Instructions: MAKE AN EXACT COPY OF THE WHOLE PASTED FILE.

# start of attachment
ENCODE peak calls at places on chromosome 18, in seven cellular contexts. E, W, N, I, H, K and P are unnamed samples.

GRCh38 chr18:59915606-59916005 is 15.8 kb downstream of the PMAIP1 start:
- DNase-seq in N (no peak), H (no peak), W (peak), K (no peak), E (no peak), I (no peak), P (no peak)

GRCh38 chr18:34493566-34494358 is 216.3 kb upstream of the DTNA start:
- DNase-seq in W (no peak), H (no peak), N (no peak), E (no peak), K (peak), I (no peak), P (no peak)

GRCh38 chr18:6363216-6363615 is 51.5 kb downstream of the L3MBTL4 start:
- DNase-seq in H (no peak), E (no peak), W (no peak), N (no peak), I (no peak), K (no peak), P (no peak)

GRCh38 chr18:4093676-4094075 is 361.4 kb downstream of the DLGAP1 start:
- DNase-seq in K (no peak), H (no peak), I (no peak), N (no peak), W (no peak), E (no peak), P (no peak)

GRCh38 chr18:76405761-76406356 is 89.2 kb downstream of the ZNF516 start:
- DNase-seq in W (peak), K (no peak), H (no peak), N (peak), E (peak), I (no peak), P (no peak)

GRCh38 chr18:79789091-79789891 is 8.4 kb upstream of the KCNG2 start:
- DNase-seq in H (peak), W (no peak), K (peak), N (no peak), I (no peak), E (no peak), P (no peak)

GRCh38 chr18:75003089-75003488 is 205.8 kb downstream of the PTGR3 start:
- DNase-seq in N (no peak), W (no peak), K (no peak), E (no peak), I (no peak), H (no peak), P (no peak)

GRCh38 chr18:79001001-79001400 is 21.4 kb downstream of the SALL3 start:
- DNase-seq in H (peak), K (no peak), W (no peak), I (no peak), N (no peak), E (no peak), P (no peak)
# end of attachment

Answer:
ENCODE peak calls at places on chromosome 18, in seven cellular contexts. E, W, N, I, H, K and P are unnamed samples.

GRCh38 chr18:59915606-59916005 is 15.8 kb downstream of the PMAIP1 start:
- DNase-seq in N (no peak), H (no peak), W (peak), K (no peak), E (no peak), I (no peak), P (no peak)

GRCh38 chr18:34493566-34494358 is 216.3 kb upstream of the DTNA start:
- DNase-seq in W (no peak), H (no peak), N (no peak), E (no peak), K (peak), I (no peak), P (no peak)

GRCh38 chr18:6363216-6363615 is 51.5 kb downstream of the L3MBTL4 start:
- DNase-seq in H (no peak), E (no peak), W (no peak), N (no peak), I (no peak), K (no peak), P (no peak)

GRCh38 chr18:4093676-4094075 is 361.4 kb downstream of the DLGAP1 start:
- DNase-seq in K (no peak), H (no peak), I (no peak), N (no peak), W (no peak), E (no peak), P (no peak)

GRCh38 chr18:76405761-76406356 is 89.2 kb downstream of the ZNF516 start:
- DNase-seq in W (peak), K (no peak), H (no peak), N (peak), E (peak), I (no peak), P (no peak)

GRCh38 chr18:79789091-79789891 is 8.4 kb upstream of the KCNG2 start:
- DNase-seq in H (peak), W (no peak), K (peak), N (no peak), I (no peak), E (no peak), P (no peak)

GRCh38 chr18:75003089-75003488 is 205.8 kb downstream of the PTGR3 start:
- DNase-seq in N (no peak), W (no peak), K (no peak), E (no peak), I (no peak), H (no peak), P (no peak)

GRCh38 chr18:79001001-79001400 is 21.4 kb downstream of the SALL3 start:
- DNase-seq in H (peak), K (no peak), W (no peak), I (no peak), N (no peak), E (no peak), P (no peak)